When GPS falters, where will the military turn?

Whether you use it to find the closest grocery store or guide an artillery shell to its target, GPS has become the most ubiquitous navigational tool since the North Star.

Using 32 satellites in circular orbits around the Earth, the Global Positioning System is capable of providing time and location information in all weather conditions anywhere there is unobstructed sight to four or more satellites. The Defense Department created it, beginning in the 1970s, and achieved full operational capability in 1995, at that time with 24 satellites. The military has since relied heavily on GPS for such things as navigation, target tracking, and missile and artillery guidance.

But as useful as the system is, the technology is vulnerable to attack.

The relatively weak signals sent out by the satellites can be spoofed by stronger signals, sending receivers off-course. One example is the Iran-US RQ-170 incident in which an Iranian cyber warfare unit spoofed a UAV into landing in Iran. Students from the University of Texas at Austin also have conducted tests in which they took control of drones and an $80 million yacht using GPS spoofing.

The signal can also be jammed with small, low-power devices that can be easily bought on the Internet and have been used to hide locations or commit crimes. Last year, an engineer from New Jersey, in an effort to hide his whereabouts from his employers, used one of the devices to jam an airport GPS navigation system whenever he passed by.

GPS Block IIR(M) satellite

With its dependence on GPS and other satellite-based communication tools for nearly everything, DOD has begun raising questions about the weaknesses of the system.

“Needless to say, that is a capability that we are going to just have to sustain. The world wouldn’t have it any other way,” Gen William Shelton, chief of the Air Force Space Command, said at a breakfast on Feb. 7 discussing the new GPS III system, as reported by National Defense Magazine. “Do we have too much dependence on GPS? That is the question we are starting to ask across the Department of Defense. The answer is not to get off GPS, however. That will never be the answer in my view.”

The new GPS III system is expected to affordably replace legacy GPS satellites and improve anti-jamming capabilities. The system includes a new military code, or M-code, that uses a different frequency than public signals and is more resistant to jamming.

Regardless, the military has recognized the need for back-up navigation systems and has begun developing new technologies to meet the demand.

For instance, the Defense Advanced Research Projects Agency has been developing chip-scale inertial measurement units (IMUs) and chip-scale atomic clocks. The program has been focusing on shrinking the size of atomic clocks and IMUs to a single chip the size of an apple seed. By combining inertial movement information and the exact timing of atomic clocks, the chip should be able to function as a GPS-free navigational tool.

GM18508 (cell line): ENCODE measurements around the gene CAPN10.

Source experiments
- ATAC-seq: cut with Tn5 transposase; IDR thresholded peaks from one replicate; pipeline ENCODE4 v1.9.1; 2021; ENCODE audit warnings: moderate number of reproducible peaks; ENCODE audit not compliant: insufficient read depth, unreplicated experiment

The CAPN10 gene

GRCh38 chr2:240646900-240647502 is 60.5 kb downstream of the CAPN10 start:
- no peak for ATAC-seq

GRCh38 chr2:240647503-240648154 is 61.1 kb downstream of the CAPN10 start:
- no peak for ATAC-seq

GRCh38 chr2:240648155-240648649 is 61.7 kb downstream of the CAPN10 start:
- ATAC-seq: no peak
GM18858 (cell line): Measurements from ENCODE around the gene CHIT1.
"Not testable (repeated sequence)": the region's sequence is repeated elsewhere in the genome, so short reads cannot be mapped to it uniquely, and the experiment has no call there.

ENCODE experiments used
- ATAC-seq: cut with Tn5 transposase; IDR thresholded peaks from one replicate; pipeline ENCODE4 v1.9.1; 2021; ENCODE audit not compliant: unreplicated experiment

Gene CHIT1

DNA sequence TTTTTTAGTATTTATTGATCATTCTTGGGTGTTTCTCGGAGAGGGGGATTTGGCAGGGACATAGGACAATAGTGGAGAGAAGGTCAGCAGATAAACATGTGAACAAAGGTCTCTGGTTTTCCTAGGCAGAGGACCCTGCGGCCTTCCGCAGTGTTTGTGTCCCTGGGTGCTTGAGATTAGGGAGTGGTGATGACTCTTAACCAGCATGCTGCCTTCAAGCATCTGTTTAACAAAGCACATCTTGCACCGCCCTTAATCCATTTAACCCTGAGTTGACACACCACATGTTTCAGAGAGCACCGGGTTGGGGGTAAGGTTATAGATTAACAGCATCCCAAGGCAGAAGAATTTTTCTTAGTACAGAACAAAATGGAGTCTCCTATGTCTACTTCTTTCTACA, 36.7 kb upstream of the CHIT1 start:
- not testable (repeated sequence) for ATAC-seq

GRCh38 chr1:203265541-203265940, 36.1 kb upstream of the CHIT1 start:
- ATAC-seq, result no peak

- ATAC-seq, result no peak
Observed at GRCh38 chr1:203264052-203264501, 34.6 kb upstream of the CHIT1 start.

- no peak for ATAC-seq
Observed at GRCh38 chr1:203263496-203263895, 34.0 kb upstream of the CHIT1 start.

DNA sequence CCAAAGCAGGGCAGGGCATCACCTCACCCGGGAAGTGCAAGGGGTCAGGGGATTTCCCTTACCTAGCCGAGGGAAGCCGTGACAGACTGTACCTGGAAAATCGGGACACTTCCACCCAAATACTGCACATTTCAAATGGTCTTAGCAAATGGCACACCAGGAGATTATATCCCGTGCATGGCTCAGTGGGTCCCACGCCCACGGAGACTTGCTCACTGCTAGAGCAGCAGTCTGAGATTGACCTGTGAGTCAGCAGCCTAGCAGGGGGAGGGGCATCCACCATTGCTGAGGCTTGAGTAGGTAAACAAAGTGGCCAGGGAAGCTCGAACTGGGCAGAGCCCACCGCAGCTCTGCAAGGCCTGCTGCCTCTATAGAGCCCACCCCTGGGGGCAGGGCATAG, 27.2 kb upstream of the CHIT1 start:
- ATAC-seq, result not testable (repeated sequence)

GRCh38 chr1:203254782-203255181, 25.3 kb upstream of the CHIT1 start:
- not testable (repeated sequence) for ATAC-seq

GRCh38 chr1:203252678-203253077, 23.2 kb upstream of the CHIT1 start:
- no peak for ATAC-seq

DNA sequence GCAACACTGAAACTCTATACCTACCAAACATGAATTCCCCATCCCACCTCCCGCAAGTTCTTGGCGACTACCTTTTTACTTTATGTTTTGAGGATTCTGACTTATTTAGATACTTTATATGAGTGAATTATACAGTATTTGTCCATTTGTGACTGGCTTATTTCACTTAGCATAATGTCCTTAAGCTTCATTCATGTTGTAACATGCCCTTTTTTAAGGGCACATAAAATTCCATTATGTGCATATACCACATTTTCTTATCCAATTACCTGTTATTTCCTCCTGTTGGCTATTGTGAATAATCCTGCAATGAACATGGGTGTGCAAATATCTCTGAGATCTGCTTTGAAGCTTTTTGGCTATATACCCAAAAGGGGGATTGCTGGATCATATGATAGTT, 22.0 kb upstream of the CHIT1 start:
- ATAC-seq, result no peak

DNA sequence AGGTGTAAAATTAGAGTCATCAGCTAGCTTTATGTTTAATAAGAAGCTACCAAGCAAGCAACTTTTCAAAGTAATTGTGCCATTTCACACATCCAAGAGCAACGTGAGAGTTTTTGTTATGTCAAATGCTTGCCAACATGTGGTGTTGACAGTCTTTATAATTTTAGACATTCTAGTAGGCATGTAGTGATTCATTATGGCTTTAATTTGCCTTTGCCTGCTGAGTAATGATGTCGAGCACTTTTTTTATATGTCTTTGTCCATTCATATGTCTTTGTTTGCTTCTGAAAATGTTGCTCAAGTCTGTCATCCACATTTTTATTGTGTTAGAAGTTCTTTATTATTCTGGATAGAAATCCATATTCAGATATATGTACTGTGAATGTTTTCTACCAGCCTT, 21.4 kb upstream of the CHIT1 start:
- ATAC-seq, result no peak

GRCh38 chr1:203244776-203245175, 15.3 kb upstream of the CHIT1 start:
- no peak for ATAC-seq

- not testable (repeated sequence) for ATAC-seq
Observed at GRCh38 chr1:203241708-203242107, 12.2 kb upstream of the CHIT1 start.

Meanwhile, engineers in the U.K. have taken a different approach. At a conference at the U.K.’s National Physical Laboratory (NPL) on Feb. 12, researchers described a system using low-cost sensors that can pick up information about the environment, such as terrain height and magnetic fields, which would then be cross-referenced with a database in real time to determine locations. 

These systems would still require an initial GPS reference, however, and would be a mid- to long-term solution to the problem.

Another possible solution derives itself from World War II-era technology. Loran, short for Long Range Navigation, enabled ships and aircraft to determine location and speed from low-frequency radio signals that are transmitted by radio beacons. Made obsolete by GPS, the system was shut down in 2010. However, a new, digitized-version of the system, called eLoran, has been gaining ground as a possible GPS back-up system.

eLoran signals are nearly unjammable due to their high power; the signals have about 1.3 million times more power than GPS signals. The radio towers are land-based, meaning that they are not susceptible to space debris or space warfare and can operate concurrently with GPS, but can only provide a certain range.

Several countries have already implemented eLoran, including South Korea, which has been affected by North Korean GPS jamming, and the U.K. for use in maritime shipping. Meanwhile, the United States is still trying to come up with a plan to implement the system. While several departments such as DOD and the Homeland Security and Transportation departments have an interest in the system, none of them want to pay for the entire program as budgets continue to shrink.

While exploring possible solutions to the GPS back-up problem, DOD also is developing contingency plans for the worst, with the services holding “a day without space” training exercises featuring degraded communications and GPS capabilities.


About the Author

Joey Cheng is an editorial fellow with Defense Systems.

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